The Dark Half brings to the mind the moment I realized my mother was not the infallible fountain of knowledge and experience I believed her to be. When it was revealed that King was Richard Bachman, my mom must've taken a sick day. I knew, my sisters knew... shit, I think even my dad knew. It was on the news every night for a week. It was the big controversy on everyone's lips. Remember when the literary world found out that Robert Galbraith was actually Rowling? Well, that didn't hold a candle to this. People felt wronged, slighted, betrayed. My mother kept right on going in blissful ignorance. Then she read this book. I was nine at the time. She closed it and proceeded to tell me and my father what a load of crap it was. No famous author could ever hide their identity so well. I couldn't believe it. Did I actually know something Mom didn't know? For real? For really real and realsies? When I told her, she balked. This was before the internet, so I had no proof on hand. Luckily, Andrita finally informed my mother I was right. It was a small victory, but a victory all the same. I do not tell you this to make you think I gloated over being smarter than my mother or any other nonsense like that. I tell you because, for the longest time, I thought my mother was perfect, godlike. I think I loved her even more when I found out she was human, just like me. This book is the beginning of an unofficial trilogy: The Dark Half, The Sun Dog, and Needful Things. If you plan on reading all three of these, I suggest doing so in order, you know, for maximum nerdy effect.


The Dark Tower III: The Waste Lands reminds me of crashing a moped. I should never have been on the fucking thing. I crashed it straight away, no fucking about. I threw my leg over it, started the engine, pressed the gas, and drove right into the rear end of my neighbor's Oldsmobile. I was thrown up and over (imagine a stunt man rolling over the top of a vehicle in an action film, now take away all style and grace; that was me), but I managed to land on my feet at the front of the car; sprained both ankles in the process. Mom ran me to the ER, where I was significantly braced and reprimanded. During this time, one of the emergency room RNs asked my mother if she'd read King's newest book yet. She said, "No, I didn't even know it was out." The nurse, who knew my mother from her stint in maternity (in case you don't know, my mom is, was, and always will be a nurse; she's worked just about every position a person in that profession can) said "It's one of those Dark Wanderer novels." (Funny the shit you remember word for word, huh?) Afterward, I had to wait in the car outside of the San Bernardino mall while my mother ran in to grab The Waste Lands. Boy, was she fucking pissed at Blain. I think my mother could have boiled water on her cheeks after she finished that one. Once again, obvious Dark Tower tie-in is obvious...


Needful Things is probably the last Stephen King book I read when I started back through his catalog. The idea of Needful Things never really gelled with me. How could a book about a shop in a small New England town possibly warrant over 700 pages? I mean, how much fucking story can you shove into a premise like that? I was stupid, okay. Plum brain-damaged. Anyfuck, this book signifies my completion (the first time, anyway) of King's full catalog. After reading Needful Things in 2005 (2006?) I had successfully read everything the man had published, and vowed to never fall behind again. This is the first time King mentions "fifth business", which is a term he borrowed from another author. He returns to the idea of a character's "fifth business" in his 2014 novel Revival.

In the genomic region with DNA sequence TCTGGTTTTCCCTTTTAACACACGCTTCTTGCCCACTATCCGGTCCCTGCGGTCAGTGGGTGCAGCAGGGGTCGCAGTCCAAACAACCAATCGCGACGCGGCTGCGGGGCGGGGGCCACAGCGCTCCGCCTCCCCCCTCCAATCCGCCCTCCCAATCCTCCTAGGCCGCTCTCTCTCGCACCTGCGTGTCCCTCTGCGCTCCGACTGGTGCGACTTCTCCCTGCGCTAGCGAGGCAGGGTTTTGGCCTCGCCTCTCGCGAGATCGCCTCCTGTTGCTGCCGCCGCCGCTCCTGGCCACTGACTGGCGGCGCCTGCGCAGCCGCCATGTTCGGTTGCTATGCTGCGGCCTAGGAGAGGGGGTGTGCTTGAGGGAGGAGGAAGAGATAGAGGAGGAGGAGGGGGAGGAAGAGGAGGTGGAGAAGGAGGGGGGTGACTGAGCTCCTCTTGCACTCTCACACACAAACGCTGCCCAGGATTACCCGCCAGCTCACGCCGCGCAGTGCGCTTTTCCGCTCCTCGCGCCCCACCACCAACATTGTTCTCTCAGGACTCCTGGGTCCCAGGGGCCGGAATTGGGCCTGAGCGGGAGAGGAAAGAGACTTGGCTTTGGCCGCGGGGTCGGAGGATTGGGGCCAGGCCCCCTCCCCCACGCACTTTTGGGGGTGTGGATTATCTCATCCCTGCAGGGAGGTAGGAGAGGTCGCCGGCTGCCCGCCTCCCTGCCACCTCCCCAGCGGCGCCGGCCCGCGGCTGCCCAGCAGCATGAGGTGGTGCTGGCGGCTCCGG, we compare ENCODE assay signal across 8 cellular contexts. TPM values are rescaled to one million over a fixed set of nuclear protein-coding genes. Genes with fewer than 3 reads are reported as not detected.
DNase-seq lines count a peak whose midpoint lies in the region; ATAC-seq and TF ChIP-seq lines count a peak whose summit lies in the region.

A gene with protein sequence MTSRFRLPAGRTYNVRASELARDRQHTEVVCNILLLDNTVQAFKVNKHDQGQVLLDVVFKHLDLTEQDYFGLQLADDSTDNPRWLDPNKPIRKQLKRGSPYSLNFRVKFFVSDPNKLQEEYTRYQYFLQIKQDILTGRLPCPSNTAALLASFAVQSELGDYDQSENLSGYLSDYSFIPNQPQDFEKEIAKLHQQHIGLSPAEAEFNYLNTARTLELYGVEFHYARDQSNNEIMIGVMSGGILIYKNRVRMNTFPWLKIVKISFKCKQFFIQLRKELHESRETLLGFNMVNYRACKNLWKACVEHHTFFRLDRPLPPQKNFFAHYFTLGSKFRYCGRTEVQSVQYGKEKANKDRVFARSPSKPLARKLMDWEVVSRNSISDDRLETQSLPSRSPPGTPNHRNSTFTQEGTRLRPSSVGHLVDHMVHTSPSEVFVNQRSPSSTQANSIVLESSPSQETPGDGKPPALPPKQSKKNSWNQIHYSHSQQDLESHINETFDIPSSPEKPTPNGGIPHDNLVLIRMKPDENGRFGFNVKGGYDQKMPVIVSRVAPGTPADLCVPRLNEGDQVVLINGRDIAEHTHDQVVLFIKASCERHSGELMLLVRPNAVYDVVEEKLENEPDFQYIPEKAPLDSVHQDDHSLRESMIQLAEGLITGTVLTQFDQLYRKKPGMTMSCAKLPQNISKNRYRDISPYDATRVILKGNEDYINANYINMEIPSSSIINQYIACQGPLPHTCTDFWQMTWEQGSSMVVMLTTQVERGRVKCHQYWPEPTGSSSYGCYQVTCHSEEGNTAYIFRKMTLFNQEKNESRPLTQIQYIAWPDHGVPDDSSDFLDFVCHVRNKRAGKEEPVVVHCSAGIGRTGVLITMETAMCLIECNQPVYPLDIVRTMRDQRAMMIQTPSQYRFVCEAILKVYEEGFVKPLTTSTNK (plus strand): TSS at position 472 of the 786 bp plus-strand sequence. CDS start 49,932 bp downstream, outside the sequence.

Gerald's Game. Oh, this one. I stumbled upon this one and fell in, pubic region first. This was another score from the King book club that my mother didn't know about me reading. I can remember reading whole sections of this book with an expression of WTF on my face. I was around 13, and though I'd become acquainted with my trouser buddy, I didn't really know what he was used for, other than shaking hands with... vigorously... four to twelve times a day... I certainly couldn't understand why anyone would want to be handcuffed while they... did it! The ending scared the bejeebuz out of me simply because I thought all that shit was in the main character's head. When I finally reread this one at the beginning of 2014, I realized that the novel has a bit of genius hidden inside. I also noted the various tie-ins to Dolores Claiborne, which went far over my head when I first read it. In case you don't know, Dolores Claiborne and Gerald's Game are siamese twins connected at the middle. Read both, back to back, starting with Dolores Claiborne for the best experience possible. This is strange, too, because Gerald's Game was published first. Oh, yeah, what does it remind me of? Well, in case you haven't figured it out yet, it reminds me of the time I figured out how to masturbate... It reminds me of masturbation... Yep. I was a very dehydrated teenager.


Dolores Claiborne held the spot of Scariest Novel E. Had Ever Read for quite some time. To this day, I can't think of many scarier circumstances than Dolores's husband trapped in that well. I've told the story about how I came across this book more than three dozen times in interviews and blog posts, so I will not reiterate it here. The short of it is, this book started me on my journey. It started my King fandom. I don't care if you don't consider it horror. It scared the shit out of me, and I loved every minute of it. I believe the moment Dolores and Jessie share is a connection allowed to them by the Beam, and I believe that is due to the Beam-Quake that partially destroyed Gilead. I have proof to back that up, but not until the final decade, friends and neighbors. Patience...